Mentions: Next, we used synchrotron-based scanning transmission X-ray microscopy (STXM) and micro X-ray fluorescence (μXRF) techniques to investigate the internalization fate of free Cu2+ and ND-Cu2+ mixture. IC50 value of Cu2+ (25 μg/mL) calculated from Additional file 1: Figure S2 was chosen for the succedent observations. From STXM images of a typical cell, we observed a significant increase in the amount of intracellular Cu2+ when exposed to the ND-Cu2+ mixture as compared with exposure to Cu2+ alone. (Figure 3a and Additional file 1: Figure S7). More importantly, it is found that for the NDs-Cu2+ exposure groups, large amount of Cu2+ inside the cells were mainly attached to NDs, illustrating that Cu2+ entered the cells in the form of ND-Cu2+ complexes. Another synchrotron-based μXRF experiment was performed to further examine the difference in intracellular Cu2+ concentration with or without NDs. Fluorescence spectra showed that cells cultured in medium containing 25 μg/mL Cu2+ yielded a ≈ 18 fold increase Cu Kа signal at 8.05 KeV compared with cells cultured in basal medium (see Additional file 1: Figure S8). Consistent with recent literature [34], we found that the total amount of Zn varied little in most of the samples and the Zn concentration followed the cell shape. Additionally, uptake of NDs-Cu2+ complex may influence Zn ion level inside cells due to toxicity. Elemental maps of a typical cell showed that the Cu2+ concentration in cells treated with ND-Cu2+ mixture was significantly higher than that in cells treated with Cu2+ alone, and no Cu2+ signal was detected in cells treated with NDs alone, which was consistent with that treated with basal medium (Figure 3b). Further transmission electron microscopy (TEM) observation as well as energy dispersive spectroscopy (EDS) analysis confirmed these X-ray imaging results (see Additional file 1: Figure S9). Moreover, both STXM and μXRF images showed that addition of NDs made the Cu-rich zone inside cells get more concentrated.Figure 3

Bottom Line: In addition, theoretical calculation and molecular dynamics (MD) computation were used to illustrate the adsorption properties of different metal ion on NDs as well as release profile of ion from ND-ion complexes at different pH values.Detailed investigation of ND-Cu2+ interaction showed that the amount of released Cu2+ from ND-Cu2+ complexes at acidic lysosomal conditions was much higher than that at neutral conditions, leading to the elevation of intracellular ROS level, which triggered cytotoxicity.The present experimental and theoretical results provide useful insight into understanding of cytotoxicity triggered by nanoparticle-ion interactions, and open new ways in the interpretation of nanotoxicity.

View Article: PubMed Central - PubMed

Affiliation: Division of Physical Biology, and Bioimaging Center, Shanghai Synchrotron Radiation Facility, Shanghai Institute of Applied Physics, Chinese Academy of Sciences, Shanghai, 201800, China. zhuying@sinap.ac.cn.

ABSTRACT

Background: Nanomaterials hold great promise for applications in the delivery of various molecules with poor cell penetration, yet its potential for delivery of metal ions is rarely considered. Particularly, there is limited insight about the cytotoxicity triggered by nanoparticle-ion interactions. Oxidative stress is one of the major toxicological mechanisms for nanomaterials, and we propose that it may also contribute to nanoparticle-ion complexes induced cytotoxicity.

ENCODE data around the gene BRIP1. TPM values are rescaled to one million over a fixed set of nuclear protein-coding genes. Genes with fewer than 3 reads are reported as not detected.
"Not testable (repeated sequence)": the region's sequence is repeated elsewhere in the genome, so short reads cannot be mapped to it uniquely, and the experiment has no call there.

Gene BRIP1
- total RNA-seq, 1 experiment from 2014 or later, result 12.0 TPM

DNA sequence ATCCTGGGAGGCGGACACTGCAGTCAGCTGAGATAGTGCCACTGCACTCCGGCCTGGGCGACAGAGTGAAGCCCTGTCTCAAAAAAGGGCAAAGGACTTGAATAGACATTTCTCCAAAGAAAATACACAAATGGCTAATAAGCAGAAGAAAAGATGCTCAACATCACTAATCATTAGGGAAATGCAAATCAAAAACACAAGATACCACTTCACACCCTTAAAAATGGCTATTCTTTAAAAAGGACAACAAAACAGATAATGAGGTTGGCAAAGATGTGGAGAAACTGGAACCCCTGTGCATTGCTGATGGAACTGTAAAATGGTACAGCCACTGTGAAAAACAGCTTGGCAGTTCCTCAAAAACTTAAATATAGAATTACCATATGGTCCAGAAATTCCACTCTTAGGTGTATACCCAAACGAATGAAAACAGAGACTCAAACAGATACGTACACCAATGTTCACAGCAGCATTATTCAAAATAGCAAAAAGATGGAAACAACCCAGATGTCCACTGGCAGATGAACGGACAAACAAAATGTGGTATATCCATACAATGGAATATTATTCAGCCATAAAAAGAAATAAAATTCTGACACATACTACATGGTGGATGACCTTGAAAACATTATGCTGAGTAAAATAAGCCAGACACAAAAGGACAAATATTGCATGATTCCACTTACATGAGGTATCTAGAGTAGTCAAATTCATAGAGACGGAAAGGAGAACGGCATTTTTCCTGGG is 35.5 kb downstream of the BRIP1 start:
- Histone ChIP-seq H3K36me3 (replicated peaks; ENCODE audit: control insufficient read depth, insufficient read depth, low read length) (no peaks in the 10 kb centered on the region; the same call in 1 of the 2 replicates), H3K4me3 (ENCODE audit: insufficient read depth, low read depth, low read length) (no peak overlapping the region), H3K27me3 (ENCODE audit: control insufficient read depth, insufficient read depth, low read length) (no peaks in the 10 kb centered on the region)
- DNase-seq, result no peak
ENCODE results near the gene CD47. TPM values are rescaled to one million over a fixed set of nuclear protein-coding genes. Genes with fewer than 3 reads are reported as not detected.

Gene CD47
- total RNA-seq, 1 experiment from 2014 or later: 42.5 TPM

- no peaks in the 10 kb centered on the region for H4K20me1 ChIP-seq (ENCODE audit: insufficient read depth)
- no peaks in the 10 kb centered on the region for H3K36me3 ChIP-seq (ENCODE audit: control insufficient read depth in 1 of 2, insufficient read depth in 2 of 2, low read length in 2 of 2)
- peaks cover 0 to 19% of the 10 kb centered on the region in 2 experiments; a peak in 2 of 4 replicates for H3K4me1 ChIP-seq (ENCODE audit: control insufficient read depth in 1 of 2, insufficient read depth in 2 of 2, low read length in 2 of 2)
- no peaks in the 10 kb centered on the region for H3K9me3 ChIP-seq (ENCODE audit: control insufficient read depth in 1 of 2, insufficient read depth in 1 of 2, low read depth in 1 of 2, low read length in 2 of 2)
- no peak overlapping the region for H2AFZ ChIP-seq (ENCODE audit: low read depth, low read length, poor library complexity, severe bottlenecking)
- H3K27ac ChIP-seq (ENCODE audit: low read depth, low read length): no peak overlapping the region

Methods: To explore the potential of nanodiamonds (NDs) as vehicles for metal ion delivery, we used a broad range of experimental techniques that aimed at getting a comprehensive assessment of cell responses after exposure of NDs, metal ions, or ND-ion mixture: 3-(4,5-dimethylthiazol-2-yl)-2,5-diphenyltetrazolium bromide (MTT) assay, Trypan blue exclusion text, optical microscope observation, synchrotron-based scanning transmission X-ray microscopy (STXM) and micro X-ray fluorescence (μXRF) microscopy, inductively coupled plasma-mass spectrometry (ICP-MS), reactive oxygen species (ROS) assay and transmission electron microscopy (TEM) observation. In addition, theoretical calculation and molecular dynamics (MD) computation were used to illustrate the adsorption properties of different metal ion on NDs as well as release profile of ion from ND-ion complexes at different pH values.

Results: The adsorption capacity of NDs for different metal ions was different, and the adsorption for Cu2+ was the most strong among divalent metal ions. These different ND-ion complexes then had different cytotoxicity by influencing the subsequent cellular responses. Detailed investigation of ND-Cu2+ interaction showed that the amount of released Cu2+ from ND-Cu2+ complexes at acidic lysosomal conditions was much higher than that at neutral conditions, leading to the elevation of intracellular ROS level, which triggered cytotoxicity. By theoretical approaches, we demonstrated that the functional carbon surface and cluster structures of NDs made them good vehicles for metal ions delivery.

Conclusions: NDs played the Trojan horse role by allowing large amounts of metal ions accumulate into living cells followed by subsequent release of ions in the interior of cells, which then led to cytotoxicity. The present experimental and theoretical results provide useful insight into understanding of cytotoxicity triggered by nanoparticle-ion interactions, and open new ways in the interpretation of nanotoxicity.

No MeSH data available.


Related in: MedlinePlus